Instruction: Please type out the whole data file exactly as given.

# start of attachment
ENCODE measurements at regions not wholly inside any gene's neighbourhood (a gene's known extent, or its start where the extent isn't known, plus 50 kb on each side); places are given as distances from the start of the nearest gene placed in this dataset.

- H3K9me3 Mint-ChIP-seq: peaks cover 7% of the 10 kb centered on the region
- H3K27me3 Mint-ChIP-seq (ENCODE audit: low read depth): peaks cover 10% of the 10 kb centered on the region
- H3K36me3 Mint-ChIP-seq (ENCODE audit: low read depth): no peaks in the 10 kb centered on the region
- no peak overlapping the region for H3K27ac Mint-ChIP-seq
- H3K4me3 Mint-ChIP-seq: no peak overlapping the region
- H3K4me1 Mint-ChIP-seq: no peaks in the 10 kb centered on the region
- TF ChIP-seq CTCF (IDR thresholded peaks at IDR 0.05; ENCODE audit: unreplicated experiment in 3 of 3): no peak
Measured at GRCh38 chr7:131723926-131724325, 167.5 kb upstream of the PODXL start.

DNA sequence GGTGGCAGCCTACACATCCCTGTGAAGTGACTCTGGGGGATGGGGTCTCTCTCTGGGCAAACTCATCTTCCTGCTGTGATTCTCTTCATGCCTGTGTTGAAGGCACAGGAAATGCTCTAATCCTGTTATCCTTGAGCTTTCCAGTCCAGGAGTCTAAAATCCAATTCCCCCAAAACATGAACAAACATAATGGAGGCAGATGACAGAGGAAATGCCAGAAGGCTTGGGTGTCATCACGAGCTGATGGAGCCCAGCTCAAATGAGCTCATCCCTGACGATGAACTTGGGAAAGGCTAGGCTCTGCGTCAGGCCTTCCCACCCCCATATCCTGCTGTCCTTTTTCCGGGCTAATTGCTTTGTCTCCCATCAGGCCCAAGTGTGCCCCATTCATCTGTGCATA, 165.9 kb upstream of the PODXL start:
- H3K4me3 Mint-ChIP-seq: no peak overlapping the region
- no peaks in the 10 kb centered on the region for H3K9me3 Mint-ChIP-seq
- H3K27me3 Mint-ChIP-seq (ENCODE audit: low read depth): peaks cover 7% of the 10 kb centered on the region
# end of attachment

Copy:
ENCODE measurements at regions not wholly inside any gene's neighbourhood (a gene's known extent, or its start where the extent isn't known, plus 50 kb on each side); places are given as distances from the start of the nearest gene placed in this dataset.

- H3K9me3 Mint-ChIP-seq: peaks cover 7% of the 10 kb centered on the region
- H3K27me3 Mint-ChIP-seq (ENCODE audit: low read depth): peaks cover 10% of the 10 kb centered on the region
- H3K36me3 Mint-ChIP-seq (ENCODE audit: low read depth): no peaks in the 10 kb centered on the region
- no peak overlapping the region for H3K27ac Mint-ChIP-seq
- H3K4me3 Mint-ChIP-seq: no peak overlapping the region
- H3K4me1 Mint-ChIP-seq: no peaks in the 10 kb centered on the region
- TF ChIP-seq CTCF (IDR thresholded peaks at IDR 0.05; ENCODE audit: unreplicated experiment in 3 of 3): no peak
Measured at GRCh38 chr7:131723926-131724325, 167.5 kb upstream of the PODXL start.

DNA sequence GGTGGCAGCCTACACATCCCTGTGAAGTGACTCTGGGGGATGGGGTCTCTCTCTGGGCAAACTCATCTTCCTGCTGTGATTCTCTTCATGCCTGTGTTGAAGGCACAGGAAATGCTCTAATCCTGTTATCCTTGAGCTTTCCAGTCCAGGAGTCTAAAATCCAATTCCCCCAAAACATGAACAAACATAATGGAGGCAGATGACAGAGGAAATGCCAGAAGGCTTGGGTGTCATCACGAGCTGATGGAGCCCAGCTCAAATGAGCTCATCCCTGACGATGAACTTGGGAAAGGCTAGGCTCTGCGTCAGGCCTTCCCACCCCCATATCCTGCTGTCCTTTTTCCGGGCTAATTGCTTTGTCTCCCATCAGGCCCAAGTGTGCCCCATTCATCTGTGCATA, 165.9 kb upstream of the PODXL start:
- H3K4me3 Mint-ChIP-seq: no peak overlapping the region
- no peaks in the 10 kb centered on the region for H3K9me3 Mint-ChIP-seq
- H3K27me3 Mint-ChIP-seq (ENCODE audit: low read depth): peaks cover 7% of the 10 kb centered on the region